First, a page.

For many of my predominantly white and predominantly rural students in Iowa, the Brooklyn of Jason Reynold’s When I Was The Greatest might as well be a different planet. And sadly, more of my students have probably read books set on other planets than have read books set in neighborhoods like the Bed-Stuy of narrator Ali and his family.
All kinds of kids need all kinds of stories. Stories where they can see themselves, yes, but also stories where they can see our country and our world in all its diversity while understanding the common humanity that binds us. We need books that are both mirrors and windows. This summer, the “We Need Diverse Books” campaign exploded on social media in response to the growing awareness of the LACK of diversity in the publishing world in general and the children and young adult markets in particular. One of the books I learned about through this campaign is When I Was The Greatest, and I urge all who serve teens, whether in the classroom or in a library, to add this book to your collection.
Teenage Ali and his sister Jazz live in Brooklyn with their mother Doris. Though their father John does not live with the family, and has not for some time, he still has a role to play in their lives, a role that grows as the story progresses. Ali long ago made friends with the neighborhood's new kid, dubbed “Noodles” by little sister Jazz, who is also responsible for creating the nickname “Ali” for her brother Allen. Noodles has his own sibling, a brother nicknamed “Needles” by Jazz for the knitting he does. Yes, knitting. Needles has Tourette’s syndrome, and Doris taught him to knit as a way to ease the physical tics that accompany it.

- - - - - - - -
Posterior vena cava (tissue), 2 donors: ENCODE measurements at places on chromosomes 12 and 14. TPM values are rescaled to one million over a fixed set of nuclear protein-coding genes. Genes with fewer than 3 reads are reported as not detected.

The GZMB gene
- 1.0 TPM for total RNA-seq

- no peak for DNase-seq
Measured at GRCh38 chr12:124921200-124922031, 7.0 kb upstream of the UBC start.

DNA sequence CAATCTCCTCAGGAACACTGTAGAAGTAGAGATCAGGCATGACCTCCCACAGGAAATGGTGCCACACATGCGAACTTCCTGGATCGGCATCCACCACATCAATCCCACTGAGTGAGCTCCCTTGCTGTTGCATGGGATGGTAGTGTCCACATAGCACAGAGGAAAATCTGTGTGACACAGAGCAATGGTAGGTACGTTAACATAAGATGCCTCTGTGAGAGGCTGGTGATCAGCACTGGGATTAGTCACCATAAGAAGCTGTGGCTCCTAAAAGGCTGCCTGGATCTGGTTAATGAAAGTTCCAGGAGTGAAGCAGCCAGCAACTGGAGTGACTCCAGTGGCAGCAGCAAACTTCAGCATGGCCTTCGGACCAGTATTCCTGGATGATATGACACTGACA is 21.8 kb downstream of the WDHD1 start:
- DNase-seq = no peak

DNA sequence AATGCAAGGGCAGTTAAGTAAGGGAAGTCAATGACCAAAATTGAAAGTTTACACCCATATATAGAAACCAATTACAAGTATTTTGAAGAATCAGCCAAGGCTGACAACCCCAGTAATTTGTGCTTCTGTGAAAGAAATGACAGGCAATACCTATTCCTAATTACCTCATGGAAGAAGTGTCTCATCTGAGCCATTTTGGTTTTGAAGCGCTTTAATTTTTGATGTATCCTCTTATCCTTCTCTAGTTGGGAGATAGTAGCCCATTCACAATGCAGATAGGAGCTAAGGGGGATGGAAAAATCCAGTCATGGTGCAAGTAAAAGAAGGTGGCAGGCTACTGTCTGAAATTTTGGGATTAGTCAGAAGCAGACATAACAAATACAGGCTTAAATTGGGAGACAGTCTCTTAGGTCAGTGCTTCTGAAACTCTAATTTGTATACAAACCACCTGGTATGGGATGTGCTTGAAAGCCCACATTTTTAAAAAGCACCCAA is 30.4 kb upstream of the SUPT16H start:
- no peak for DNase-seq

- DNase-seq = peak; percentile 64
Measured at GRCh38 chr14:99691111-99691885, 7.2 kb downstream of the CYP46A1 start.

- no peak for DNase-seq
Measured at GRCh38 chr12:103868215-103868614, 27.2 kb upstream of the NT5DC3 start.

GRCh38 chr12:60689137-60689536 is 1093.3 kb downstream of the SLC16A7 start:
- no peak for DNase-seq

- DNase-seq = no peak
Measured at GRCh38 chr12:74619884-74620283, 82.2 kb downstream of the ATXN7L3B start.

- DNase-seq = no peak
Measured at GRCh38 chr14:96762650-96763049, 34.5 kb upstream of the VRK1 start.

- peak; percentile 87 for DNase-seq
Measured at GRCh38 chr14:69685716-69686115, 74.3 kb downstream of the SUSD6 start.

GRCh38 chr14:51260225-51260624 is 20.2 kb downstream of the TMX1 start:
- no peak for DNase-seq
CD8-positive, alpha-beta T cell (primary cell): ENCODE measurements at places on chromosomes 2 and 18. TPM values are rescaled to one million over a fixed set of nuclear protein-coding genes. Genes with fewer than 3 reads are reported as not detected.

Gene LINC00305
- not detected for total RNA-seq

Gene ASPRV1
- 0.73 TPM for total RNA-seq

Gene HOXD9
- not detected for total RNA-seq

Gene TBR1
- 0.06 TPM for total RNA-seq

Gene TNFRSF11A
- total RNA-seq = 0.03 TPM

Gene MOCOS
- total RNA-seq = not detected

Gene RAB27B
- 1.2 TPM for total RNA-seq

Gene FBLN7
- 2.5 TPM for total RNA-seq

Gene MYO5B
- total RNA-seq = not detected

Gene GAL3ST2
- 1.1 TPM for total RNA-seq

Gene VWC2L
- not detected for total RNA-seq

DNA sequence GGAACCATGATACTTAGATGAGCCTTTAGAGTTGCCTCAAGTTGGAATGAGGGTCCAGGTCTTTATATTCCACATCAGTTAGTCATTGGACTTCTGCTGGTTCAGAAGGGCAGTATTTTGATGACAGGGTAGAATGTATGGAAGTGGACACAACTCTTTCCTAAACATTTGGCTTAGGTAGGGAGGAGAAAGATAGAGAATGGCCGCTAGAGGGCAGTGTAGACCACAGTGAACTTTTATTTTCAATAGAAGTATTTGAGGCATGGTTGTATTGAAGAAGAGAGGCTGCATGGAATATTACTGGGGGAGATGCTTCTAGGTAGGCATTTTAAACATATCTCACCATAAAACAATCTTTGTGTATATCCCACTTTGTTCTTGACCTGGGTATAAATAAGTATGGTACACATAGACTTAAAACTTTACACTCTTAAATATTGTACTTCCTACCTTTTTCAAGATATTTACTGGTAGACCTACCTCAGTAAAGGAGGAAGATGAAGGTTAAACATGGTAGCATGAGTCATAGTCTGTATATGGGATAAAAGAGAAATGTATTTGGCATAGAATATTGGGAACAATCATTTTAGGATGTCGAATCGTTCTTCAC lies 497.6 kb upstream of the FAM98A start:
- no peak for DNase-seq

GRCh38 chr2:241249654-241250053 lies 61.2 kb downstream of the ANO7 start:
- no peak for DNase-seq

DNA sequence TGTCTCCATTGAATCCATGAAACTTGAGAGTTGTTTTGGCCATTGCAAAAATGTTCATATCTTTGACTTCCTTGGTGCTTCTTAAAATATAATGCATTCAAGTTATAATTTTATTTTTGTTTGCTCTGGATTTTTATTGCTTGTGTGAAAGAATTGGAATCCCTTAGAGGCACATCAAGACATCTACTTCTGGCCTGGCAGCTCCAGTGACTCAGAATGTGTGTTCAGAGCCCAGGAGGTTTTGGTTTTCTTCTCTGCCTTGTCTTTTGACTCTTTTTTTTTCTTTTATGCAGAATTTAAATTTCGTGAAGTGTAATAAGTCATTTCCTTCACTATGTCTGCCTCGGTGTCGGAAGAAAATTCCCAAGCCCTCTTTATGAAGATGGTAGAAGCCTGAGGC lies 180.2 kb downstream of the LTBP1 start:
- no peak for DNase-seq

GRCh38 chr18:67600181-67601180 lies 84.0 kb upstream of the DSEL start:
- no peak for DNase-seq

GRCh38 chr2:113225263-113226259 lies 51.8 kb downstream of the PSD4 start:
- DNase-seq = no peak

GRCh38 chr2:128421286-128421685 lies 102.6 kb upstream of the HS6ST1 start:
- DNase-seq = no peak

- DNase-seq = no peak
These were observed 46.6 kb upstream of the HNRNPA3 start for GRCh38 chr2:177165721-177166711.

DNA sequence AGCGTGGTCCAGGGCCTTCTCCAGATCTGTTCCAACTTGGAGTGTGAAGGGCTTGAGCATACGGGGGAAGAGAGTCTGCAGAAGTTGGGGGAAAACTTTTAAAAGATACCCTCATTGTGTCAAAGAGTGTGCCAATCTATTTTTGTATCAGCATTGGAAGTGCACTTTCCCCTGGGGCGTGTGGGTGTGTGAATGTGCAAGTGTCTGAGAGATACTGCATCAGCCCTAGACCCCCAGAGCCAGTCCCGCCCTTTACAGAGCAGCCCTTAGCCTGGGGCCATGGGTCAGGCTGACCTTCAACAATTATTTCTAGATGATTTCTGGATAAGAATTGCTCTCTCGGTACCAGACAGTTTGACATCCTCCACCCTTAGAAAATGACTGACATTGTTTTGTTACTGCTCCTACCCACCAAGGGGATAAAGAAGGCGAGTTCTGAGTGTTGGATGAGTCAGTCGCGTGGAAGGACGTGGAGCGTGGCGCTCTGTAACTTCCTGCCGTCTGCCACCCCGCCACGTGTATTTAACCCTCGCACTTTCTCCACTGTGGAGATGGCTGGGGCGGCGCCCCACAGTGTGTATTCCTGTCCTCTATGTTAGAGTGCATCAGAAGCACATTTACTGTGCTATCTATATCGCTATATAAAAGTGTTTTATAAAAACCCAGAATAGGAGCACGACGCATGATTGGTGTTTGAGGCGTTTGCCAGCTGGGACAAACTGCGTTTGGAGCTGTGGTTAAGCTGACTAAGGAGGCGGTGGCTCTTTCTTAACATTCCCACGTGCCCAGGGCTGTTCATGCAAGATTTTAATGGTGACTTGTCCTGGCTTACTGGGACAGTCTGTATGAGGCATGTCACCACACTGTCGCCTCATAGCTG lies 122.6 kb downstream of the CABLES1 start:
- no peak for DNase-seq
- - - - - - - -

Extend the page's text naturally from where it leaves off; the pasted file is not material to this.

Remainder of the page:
Noodles reads and draws comics, showing a softer side that few other than Ali witness. To most, especially Needles, Noodles flashes a temper, a tongue, and the ‘tough” face he feels his neighborhood demands. Ali remains loyal to his long-time friend, despite his doubts about Noodles’ treatment of his brother and Noodles’ actions toward others. This loyalty faces its ultimate test when Needles is put in physical danger.
When I Was The Greatest, nominated for this year’s Cybils Award in the Young Adult Fiction category, exudes a sense of place, the rhythms of daily life in Bed-Stuy, the sounds of the city. The title is a reference to Muhammad Ali, fitting as young Ali in the book is learning to box and both Alis refuse to let the rest of the world box them into any stereotype of African-American existence.
But like all good stories, Reynold’s novel also resonates in broader themes: The importance of family, what we sacrifice for friends, and how we decide who we want to be. These themes are as real in rural Iowa as they are in Brooklyn, even for some of my students who equate darker skin and “strange” names with being foreign. Not “foreign” as in unknown, but “foreign” as in not American. We need diverse books because students need to know that their America is not all of America (and America is not all of the world), and you need to read When I Was The Greatest because it, too, sings America, and sings it ever so well.
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